Mental models are ideas of how things are. They are not about how things are in reality – they are beliefs about how things work or should work. People’s mental models can be wrong. If they are, they tend to be persistent, creating problems and at the same time impeding the ability to fix these problems. Here are two real-world stories about mental models.
In 2010, Andrew Mason was the CEO of what was at the time called the fastest growing company in history: Groupon.
Mason started Groupon with the help of a former client. While studying public policy at the University of Chicago, he also designed websites. One day in 2006, one of his clients called, businessman Eric Lefkofsky. He said, why don’t you drop out of school, because there is something I want you to do. I give you one million dollars.
His idea was to create a site where consumers could create collectives to raise funds and initiate action. Only when a certain number of people would commit to a cause, they would all donate – a bit like Kickstarter today, but for causes. The site, called thepoint.com, didn’t get much traction. People did not quite know what to do with it – Masons admits it was “too abstract”.
But at some point, users figured out a way how to use the site: they would create campaigns for discounts. When enough people committed to buy something, they would get a discount. Mason didn’t like it – he says “it always felt like kind of the dumbest and least inspiring application of the model compared to what we imagined it being used for, which was power to the people”.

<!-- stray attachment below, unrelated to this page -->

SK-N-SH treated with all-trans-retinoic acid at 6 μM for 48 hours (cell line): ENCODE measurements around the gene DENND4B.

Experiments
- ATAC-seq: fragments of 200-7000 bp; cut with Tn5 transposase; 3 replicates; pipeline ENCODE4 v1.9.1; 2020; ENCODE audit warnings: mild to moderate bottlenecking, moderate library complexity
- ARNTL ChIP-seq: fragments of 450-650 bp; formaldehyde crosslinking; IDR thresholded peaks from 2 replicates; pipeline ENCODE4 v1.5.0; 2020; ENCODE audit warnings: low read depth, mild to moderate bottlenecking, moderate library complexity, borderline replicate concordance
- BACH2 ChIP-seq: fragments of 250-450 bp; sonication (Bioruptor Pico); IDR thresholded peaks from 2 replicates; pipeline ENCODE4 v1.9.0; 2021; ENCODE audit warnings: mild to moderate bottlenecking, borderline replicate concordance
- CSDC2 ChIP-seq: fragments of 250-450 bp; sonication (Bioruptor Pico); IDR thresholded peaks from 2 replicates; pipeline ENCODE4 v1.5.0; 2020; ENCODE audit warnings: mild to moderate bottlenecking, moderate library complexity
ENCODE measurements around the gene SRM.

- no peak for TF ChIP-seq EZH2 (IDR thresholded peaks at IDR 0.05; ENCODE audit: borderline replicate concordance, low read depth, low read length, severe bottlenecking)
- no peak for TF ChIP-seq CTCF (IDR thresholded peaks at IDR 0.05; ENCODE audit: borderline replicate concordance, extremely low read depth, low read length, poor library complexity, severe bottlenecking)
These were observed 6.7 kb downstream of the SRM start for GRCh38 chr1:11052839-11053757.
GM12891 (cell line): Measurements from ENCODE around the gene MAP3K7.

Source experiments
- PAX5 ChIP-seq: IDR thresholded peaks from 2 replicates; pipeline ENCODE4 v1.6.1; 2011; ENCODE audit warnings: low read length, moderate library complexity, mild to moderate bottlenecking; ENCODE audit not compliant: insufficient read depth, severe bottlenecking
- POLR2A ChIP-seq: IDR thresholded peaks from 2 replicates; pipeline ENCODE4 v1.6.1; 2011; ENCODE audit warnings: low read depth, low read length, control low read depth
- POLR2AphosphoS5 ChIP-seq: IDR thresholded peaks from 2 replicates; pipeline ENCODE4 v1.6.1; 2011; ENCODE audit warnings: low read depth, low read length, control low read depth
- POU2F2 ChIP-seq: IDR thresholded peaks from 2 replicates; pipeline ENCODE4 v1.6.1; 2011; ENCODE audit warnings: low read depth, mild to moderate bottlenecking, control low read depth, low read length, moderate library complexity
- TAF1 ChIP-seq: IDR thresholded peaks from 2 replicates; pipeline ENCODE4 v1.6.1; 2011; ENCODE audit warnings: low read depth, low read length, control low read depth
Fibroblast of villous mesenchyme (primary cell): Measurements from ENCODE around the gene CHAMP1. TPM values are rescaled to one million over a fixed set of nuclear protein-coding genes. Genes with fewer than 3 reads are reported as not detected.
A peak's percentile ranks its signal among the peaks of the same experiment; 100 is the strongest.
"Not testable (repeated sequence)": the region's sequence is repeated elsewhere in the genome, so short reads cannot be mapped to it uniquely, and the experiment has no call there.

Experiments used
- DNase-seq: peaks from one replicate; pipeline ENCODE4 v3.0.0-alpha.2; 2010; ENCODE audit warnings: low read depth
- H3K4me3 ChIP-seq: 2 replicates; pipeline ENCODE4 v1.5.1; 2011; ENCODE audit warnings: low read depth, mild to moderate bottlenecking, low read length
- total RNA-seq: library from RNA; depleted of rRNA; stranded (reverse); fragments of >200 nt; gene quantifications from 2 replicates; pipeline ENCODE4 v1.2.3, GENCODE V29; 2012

After nine months, there was no growth on the site. Eric Lefkofsky and other investors thought about shutting the site down. During that time, they decided to focus on the idea their users came up with and launched getyourgroupon.com. They would procure discount deals themselves and email it to their users.
Initially, they couldn’t get businesses to sign up, except a bar and pizza restaurant downstairs from their office. Eventually, they ran a discount promotion on a sushi restaurant and sold 500 groupons. As they expanded from Chicago to Boston, they already encountered their first competitor, a site which, as Mason recalls, “literally copied a bunch of the writing on our website”. At some point, Mason says, there were thousands of Groupon clones out there. But more than a threat, this was a driver for the rapid growth of the company, as they realized that if they would not expand fast, the others would get that business.
Always with the idea of thepoint.com in mind, Mason was particular about the principles guiding the site, wanting it to be pro-consumer. At some point during the growth phase, some employees came up with the idea of sending out two emails a day instead of one. Mason was against it, thinking it would annoy people. They did a test, and it turned out that although his users would unsubscribe at a slightly increased rate, the additional purchases would be significant. Mason did not like it. He thought it “took away from the spirit of the site”.
Exponential growth followed and employee numbers exploded. In 2010, two years after he launched the company, Groupon made over a billion dollars in revenues.